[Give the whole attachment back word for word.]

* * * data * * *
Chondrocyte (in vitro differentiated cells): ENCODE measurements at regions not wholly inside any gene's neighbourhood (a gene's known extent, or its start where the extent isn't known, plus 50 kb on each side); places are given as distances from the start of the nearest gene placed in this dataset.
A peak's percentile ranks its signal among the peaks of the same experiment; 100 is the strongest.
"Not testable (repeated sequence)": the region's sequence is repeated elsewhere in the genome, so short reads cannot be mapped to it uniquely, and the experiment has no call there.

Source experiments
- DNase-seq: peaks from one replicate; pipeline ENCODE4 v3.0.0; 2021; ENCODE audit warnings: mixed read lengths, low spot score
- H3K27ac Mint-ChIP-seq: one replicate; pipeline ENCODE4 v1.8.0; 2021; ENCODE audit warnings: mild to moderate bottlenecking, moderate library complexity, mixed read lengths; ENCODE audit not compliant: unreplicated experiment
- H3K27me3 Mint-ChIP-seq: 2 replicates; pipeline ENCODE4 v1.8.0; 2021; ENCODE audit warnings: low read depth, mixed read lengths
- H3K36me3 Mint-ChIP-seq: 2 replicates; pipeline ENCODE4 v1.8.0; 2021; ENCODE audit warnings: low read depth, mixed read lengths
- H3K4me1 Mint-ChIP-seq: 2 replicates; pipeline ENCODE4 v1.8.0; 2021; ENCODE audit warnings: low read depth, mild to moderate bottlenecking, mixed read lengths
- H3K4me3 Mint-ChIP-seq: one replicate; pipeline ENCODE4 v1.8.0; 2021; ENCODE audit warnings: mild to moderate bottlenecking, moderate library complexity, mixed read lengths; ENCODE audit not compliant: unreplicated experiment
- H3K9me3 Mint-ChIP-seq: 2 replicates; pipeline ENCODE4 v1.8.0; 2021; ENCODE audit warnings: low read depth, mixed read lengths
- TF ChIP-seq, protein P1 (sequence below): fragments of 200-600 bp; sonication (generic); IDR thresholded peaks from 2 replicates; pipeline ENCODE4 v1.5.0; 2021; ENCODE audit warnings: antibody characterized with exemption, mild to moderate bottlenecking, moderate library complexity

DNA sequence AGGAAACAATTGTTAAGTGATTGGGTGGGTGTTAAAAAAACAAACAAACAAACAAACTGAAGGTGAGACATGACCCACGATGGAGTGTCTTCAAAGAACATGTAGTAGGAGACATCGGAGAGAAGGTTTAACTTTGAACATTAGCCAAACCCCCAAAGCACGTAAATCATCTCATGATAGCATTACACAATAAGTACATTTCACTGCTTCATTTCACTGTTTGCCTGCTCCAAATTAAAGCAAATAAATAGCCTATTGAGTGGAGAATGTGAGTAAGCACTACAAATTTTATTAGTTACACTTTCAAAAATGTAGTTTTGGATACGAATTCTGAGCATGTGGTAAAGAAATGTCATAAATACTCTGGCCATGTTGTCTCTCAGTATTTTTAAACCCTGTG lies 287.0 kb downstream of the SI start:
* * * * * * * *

Chondrocyte (in vitro differentiated cells): ENCODE measurements at regions not wholly inside any gene's neighbourhood (a gene's known extent, or its start where the extent isn't known, plus 50 kb on each side); places are given as distances from the start of the nearest gene placed in this dataset.
A peak's percentile ranks its signal among the peaks of the same experiment; 100 is the strongest.
"Not testable (repeated sequence)": the region's sequence is repeated elsewhere in the genome, so short reads cannot be mapped to it uniquely, and the experiment has no call there.

Source experiments
- DNase-seq: peaks from one replicate; pipeline ENCODE4 v3.0.0; 2021; ENCODE audit warnings: mixed read lengths, low spot score
- H3K27ac Mint-ChIP-seq: one replicate; pipeline ENCODE4 v1.8.0; 2021; ENCODE audit warnings: mild to moderate bottlenecking, moderate library complexity, mixed read lengths; ENCODE audit not compliant: unreplicated experiment
- H3K27me3 Mint-ChIP-seq: 2 replicates; pipeline ENCODE4 v1.8.0; 2021; ENCODE audit warnings: low read depth, mixed read lengths
- H3K36me3 Mint-ChIP-seq: 2 replicates; pipeline ENCODE4 v1.8.0; 2021; ENCODE audit warnings: low read depth, mixed read lengths
- H3K4me1 Mint-ChIP-seq: 2 replicates; pipeline ENCODE4 v1.8.0; 2021; ENCODE audit warnings: low read depth, mild to moderate bottlenecking, mixed read lengths
- H3K4me3 Mint-ChIP-seq: one replicate; pipeline ENCODE4 v1.8.0; 2021; ENCODE audit warnings: mild to moderate bottlenecking, moderate library complexity, mixed read lengths; ENCODE audit not compliant: unreplicated experiment
- H3K9me3 Mint-ChIP-seq: 2 replicates; pipeline ENCODE4 v1.8.0; 2021; ENCODE audit warnings: low read depth, mixed read lengths
- TF ChIP-seq, protein P1 (sequence below): fragments of 200-600 bp; sonication (generic); IDR thresholded peaks from 2 replicates; pipeline ENCODE4 v1.5.0; 2021; ENCODE audit warnings: antibody characterized with exemption, mild to moderate bottlenecking, moderate library complexity

DNA sequence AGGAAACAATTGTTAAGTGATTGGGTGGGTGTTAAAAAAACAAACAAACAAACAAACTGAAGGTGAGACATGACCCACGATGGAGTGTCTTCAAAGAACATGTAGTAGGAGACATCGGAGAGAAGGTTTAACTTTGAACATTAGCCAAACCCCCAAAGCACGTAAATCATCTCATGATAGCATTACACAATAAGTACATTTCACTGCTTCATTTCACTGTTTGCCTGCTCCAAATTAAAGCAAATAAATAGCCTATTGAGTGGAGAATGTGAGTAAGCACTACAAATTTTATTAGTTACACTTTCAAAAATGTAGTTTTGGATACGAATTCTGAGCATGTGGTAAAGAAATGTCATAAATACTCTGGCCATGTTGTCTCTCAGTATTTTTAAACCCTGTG lies 287.0 kb downstream of the SI start: